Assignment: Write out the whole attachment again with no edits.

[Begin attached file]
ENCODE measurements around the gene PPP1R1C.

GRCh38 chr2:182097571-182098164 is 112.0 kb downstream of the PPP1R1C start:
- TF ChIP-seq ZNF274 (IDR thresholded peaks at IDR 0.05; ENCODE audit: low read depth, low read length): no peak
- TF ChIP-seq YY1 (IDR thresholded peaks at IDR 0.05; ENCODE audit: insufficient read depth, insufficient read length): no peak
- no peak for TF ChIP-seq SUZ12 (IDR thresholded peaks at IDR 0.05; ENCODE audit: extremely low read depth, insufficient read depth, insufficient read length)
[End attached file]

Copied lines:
ENCODE measurements around the gene PPP1R1C.

GRCh38 chr2:182097571-182098164 is 112.0 kb downstream of the PPP1R1C start:
- TF ChIP-seq ZNF274 (IDR thresholded peaks at IDR 0.05; ENCODE audit: low read depth, low read length): no peak
- TF ChIP-seq YY1 (IDR thresholded peaks at IDR 0.05; ENCODE audit: insufficient read depth, insufficient read length): no peak
- no peak for TF ChIP-seq SUZ12 (IDR thresholded peaks at IDR 0.05; ENCODE audit: extremely low read depth, insufficient read depth, insufficient read length)